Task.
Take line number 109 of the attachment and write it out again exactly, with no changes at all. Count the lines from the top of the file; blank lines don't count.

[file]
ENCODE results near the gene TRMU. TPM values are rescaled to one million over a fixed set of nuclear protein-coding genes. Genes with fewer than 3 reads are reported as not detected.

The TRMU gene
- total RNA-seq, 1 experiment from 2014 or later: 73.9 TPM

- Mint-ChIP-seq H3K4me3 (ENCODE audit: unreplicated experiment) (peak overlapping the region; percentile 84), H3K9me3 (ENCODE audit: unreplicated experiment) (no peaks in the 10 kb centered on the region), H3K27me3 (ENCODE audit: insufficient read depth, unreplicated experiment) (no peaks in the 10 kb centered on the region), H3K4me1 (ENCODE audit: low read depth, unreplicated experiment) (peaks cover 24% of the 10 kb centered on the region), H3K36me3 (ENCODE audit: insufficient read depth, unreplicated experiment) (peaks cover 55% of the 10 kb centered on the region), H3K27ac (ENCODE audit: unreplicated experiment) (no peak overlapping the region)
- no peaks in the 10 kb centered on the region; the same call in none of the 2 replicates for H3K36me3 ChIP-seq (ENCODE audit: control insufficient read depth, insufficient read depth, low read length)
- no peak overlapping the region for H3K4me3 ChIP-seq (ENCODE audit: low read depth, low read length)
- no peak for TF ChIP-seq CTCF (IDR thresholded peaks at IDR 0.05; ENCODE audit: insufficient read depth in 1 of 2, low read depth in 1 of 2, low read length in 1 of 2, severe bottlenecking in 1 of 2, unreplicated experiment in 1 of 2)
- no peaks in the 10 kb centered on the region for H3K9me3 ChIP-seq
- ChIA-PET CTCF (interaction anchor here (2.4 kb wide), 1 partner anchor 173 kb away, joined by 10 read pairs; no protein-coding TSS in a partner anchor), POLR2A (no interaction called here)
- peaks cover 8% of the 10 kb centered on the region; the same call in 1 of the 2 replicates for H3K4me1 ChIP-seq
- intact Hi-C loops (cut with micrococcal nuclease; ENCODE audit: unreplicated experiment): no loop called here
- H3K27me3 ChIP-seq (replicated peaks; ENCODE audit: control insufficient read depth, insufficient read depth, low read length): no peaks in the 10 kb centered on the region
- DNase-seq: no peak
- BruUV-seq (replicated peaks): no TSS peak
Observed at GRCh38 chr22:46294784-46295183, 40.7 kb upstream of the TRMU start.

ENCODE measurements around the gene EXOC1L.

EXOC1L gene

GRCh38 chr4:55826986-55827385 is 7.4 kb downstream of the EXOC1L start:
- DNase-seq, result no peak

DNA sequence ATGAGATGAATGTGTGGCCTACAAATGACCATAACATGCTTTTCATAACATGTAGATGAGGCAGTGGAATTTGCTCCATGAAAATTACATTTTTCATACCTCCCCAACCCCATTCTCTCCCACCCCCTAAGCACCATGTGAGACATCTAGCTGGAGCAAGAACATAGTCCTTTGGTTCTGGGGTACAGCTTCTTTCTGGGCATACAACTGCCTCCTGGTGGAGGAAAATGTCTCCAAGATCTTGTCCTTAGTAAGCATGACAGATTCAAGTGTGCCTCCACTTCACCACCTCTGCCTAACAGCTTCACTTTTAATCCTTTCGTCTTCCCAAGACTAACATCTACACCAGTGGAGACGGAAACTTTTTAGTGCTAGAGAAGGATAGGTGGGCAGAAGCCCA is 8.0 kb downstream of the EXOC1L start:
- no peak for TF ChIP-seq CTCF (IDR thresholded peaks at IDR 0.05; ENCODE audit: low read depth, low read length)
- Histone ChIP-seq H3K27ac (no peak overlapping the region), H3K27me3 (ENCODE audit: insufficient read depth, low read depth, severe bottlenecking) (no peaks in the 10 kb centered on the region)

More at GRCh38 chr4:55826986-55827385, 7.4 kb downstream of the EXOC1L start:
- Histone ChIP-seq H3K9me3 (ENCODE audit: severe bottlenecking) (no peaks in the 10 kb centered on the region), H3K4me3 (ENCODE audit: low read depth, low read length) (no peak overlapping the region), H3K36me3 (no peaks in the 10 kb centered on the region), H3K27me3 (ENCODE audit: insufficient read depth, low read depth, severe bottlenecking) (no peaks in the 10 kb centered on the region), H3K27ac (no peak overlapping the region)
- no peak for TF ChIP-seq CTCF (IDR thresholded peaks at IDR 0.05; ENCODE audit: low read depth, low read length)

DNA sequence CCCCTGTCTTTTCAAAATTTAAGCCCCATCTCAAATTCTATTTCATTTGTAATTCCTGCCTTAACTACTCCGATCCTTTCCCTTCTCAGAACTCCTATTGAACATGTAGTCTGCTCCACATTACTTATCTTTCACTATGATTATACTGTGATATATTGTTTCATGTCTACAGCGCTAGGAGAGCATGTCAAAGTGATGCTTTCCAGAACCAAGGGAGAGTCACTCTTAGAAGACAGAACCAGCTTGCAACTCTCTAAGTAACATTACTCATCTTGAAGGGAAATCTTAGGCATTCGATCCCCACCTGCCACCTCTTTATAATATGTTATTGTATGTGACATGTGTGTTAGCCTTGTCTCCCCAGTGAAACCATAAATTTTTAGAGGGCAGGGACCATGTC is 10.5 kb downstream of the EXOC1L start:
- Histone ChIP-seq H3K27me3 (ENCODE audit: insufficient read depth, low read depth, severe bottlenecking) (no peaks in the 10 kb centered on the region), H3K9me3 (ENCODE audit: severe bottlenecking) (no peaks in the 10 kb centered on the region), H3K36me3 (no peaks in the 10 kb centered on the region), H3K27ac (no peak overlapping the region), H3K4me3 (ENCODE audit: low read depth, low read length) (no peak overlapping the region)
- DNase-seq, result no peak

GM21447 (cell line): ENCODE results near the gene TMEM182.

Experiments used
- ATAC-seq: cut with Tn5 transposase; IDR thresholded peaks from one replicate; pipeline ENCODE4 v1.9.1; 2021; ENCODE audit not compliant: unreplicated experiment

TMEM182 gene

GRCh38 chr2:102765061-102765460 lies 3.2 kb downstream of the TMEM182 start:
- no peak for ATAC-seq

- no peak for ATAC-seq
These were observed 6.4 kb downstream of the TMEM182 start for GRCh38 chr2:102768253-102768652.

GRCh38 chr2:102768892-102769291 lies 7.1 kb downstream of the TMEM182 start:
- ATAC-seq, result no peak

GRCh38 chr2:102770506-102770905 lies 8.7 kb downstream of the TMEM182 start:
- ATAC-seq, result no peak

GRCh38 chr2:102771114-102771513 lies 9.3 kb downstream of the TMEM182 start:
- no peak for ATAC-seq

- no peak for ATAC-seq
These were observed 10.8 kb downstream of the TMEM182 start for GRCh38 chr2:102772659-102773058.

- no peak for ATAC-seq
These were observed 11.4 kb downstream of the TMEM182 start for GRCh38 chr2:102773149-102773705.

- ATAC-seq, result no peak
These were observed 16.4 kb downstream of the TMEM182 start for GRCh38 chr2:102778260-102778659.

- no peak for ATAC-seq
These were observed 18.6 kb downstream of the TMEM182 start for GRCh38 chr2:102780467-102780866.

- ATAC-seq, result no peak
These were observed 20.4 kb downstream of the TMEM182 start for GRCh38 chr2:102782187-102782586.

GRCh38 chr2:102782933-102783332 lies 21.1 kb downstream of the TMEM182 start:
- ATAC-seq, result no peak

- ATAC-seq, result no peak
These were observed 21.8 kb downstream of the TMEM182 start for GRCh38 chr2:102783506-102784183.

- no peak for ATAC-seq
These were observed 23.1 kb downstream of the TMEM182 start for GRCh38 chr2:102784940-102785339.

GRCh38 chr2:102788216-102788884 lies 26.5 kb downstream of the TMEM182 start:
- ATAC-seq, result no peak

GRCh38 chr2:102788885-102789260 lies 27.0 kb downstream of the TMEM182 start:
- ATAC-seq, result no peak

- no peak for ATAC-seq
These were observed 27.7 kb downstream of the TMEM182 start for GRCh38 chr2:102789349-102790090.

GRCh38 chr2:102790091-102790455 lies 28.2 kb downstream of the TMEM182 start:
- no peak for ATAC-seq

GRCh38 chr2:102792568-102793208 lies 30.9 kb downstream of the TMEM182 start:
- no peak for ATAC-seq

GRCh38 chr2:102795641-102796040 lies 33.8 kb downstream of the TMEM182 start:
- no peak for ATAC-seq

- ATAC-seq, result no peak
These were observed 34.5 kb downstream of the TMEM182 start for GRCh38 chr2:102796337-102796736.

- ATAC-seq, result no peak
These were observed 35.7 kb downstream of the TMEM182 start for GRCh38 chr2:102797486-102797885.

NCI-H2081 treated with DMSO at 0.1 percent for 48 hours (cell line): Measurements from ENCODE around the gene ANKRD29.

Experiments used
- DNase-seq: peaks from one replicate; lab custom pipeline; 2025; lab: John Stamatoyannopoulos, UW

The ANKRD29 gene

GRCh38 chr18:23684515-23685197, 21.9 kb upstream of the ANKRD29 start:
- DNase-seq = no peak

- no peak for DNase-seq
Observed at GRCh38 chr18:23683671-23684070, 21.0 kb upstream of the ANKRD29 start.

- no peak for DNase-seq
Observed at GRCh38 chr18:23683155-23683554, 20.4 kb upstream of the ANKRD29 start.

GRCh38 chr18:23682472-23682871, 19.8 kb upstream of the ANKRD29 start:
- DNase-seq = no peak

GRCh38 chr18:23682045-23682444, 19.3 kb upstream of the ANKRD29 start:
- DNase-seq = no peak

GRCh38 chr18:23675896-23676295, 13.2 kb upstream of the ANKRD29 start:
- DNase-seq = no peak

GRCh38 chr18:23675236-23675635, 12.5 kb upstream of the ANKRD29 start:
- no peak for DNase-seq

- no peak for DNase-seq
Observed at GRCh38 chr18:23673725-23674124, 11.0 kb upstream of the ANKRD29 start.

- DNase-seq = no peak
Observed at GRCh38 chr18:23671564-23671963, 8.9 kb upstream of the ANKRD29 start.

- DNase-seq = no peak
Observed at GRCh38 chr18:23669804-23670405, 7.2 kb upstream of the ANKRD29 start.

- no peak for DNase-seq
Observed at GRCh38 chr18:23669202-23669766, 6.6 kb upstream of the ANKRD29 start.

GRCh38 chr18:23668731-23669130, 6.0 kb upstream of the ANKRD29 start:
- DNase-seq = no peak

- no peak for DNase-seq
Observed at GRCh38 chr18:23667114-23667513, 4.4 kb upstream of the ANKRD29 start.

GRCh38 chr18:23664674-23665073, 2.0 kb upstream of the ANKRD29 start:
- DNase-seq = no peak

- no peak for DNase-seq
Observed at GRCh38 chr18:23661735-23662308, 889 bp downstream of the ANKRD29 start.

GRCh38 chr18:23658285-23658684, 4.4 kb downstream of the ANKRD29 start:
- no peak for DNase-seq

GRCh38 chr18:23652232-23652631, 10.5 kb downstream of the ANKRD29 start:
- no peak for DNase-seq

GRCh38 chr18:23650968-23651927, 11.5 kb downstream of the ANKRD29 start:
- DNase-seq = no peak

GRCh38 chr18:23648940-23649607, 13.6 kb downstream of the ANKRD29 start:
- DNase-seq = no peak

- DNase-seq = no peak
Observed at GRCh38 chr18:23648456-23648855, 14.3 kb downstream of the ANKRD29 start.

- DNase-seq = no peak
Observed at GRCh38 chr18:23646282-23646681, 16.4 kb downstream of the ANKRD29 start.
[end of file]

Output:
GRCh38 chr18:23658285-23658684, 4.4 kb downstream of the ANKRD29 start: